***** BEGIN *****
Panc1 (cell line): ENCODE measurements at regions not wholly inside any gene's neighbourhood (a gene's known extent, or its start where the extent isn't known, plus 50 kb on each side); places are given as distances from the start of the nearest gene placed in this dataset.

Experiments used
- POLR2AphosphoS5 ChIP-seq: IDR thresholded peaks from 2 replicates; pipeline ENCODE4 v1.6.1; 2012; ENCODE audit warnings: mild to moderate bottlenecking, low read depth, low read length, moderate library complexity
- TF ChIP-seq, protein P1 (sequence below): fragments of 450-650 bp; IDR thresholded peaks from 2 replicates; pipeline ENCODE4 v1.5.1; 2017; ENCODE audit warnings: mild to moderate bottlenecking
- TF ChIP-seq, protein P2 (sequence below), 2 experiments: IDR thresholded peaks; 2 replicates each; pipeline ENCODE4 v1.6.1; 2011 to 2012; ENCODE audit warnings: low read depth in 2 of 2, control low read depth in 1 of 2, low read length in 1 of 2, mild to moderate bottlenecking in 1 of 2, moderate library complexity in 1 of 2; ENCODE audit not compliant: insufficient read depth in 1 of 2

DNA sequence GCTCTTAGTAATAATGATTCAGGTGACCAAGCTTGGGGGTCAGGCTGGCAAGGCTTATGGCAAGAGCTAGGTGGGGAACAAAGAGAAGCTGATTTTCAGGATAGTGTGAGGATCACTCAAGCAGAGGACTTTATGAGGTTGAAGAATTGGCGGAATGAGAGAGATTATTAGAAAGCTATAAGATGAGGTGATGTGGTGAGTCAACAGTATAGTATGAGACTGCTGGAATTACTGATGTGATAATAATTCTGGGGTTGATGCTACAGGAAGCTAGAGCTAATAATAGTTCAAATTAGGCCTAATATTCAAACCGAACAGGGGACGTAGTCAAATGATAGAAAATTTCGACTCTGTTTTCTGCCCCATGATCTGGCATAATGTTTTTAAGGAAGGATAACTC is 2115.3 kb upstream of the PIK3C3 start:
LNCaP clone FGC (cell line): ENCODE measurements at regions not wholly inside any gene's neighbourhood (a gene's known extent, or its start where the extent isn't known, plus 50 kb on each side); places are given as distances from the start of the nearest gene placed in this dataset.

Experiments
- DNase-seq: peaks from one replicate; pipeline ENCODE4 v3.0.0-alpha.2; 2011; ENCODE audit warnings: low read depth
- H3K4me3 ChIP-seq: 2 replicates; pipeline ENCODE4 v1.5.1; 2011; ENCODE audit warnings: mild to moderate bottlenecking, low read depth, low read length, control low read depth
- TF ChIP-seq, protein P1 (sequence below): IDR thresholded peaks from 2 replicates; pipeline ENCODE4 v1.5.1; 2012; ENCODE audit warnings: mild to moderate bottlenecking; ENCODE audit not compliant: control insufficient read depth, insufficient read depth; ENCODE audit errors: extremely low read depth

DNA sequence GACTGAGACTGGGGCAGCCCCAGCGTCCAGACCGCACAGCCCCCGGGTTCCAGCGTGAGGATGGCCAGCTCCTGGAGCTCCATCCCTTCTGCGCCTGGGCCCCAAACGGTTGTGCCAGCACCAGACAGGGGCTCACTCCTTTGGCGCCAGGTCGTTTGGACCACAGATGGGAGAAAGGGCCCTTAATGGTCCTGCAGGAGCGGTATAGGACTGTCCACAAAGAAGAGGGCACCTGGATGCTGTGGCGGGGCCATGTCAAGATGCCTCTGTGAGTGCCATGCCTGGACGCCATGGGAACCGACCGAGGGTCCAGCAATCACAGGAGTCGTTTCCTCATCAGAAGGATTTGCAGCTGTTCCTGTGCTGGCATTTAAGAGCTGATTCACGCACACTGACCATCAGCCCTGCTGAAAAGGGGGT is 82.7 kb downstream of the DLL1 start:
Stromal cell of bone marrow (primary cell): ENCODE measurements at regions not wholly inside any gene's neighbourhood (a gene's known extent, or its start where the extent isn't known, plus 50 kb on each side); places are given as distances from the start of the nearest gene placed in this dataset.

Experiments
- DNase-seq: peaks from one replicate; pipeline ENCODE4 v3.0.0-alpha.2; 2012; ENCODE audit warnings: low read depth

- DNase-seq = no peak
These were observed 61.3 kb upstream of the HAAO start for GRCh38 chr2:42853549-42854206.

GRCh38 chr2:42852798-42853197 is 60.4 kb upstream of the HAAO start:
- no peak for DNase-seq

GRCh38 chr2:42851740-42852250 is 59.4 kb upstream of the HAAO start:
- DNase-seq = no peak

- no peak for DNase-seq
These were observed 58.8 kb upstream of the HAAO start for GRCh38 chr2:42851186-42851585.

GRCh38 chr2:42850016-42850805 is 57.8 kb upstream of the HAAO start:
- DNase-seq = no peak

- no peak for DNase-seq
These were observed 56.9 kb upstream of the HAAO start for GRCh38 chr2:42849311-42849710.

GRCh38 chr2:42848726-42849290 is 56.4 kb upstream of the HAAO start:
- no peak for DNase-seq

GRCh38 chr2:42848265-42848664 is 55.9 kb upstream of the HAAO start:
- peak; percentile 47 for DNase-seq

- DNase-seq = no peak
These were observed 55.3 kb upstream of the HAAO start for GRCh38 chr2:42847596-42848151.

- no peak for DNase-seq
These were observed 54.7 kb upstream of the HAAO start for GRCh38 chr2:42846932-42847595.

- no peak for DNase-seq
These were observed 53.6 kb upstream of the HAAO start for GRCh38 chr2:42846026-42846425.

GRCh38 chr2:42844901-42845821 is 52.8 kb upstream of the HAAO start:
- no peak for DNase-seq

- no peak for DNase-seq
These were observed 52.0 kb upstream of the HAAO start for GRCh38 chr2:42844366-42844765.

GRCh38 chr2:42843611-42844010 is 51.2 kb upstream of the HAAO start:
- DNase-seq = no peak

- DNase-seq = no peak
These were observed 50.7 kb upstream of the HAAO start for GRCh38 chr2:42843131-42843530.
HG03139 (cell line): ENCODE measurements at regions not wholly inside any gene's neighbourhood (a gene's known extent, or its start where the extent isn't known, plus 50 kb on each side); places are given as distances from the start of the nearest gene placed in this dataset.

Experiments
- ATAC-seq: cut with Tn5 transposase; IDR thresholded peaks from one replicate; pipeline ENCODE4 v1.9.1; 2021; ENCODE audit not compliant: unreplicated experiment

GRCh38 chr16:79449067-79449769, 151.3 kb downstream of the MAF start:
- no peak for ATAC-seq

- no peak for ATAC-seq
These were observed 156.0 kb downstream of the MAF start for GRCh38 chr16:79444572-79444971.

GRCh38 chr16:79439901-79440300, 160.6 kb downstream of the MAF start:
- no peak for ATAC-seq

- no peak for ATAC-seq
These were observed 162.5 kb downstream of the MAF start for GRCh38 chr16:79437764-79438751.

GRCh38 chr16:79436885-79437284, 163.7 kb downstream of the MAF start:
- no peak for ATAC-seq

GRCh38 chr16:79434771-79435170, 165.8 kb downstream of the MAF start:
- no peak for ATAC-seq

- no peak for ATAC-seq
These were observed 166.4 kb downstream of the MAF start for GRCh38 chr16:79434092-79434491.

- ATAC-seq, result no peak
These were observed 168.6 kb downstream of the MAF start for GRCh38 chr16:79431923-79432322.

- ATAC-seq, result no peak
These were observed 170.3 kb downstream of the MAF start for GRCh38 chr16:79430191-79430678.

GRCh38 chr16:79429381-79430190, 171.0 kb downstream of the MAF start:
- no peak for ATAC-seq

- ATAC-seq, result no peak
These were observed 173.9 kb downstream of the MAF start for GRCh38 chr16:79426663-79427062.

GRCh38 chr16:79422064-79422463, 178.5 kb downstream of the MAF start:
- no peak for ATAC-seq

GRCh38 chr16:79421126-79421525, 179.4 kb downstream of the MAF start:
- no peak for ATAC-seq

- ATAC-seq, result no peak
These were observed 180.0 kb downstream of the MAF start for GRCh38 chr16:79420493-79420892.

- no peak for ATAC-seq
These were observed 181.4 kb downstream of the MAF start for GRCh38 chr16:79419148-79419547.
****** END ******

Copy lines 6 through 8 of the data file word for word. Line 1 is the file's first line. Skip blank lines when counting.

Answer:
DNA sequence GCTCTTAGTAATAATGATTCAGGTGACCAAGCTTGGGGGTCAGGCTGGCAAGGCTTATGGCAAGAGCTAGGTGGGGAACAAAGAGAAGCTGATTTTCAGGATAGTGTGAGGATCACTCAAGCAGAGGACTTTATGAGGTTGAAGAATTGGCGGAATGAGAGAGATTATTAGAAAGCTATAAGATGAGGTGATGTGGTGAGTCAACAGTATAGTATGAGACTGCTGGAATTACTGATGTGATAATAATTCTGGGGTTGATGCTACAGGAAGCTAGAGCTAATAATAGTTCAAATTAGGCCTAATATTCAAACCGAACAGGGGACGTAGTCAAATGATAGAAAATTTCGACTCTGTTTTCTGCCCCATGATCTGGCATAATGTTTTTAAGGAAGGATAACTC is 2115.3 kb upstream of the PIK3C3 start:
LNCaP clone FGC (cell line): ENCODE measurements at regions not wholly inside any gene's neighbourhood (a gene's known extent, or its start where the extent isn't known, plus 50 kb on each side); places are given as distances from the start of the nearest gene placed in this dataset.

Experiments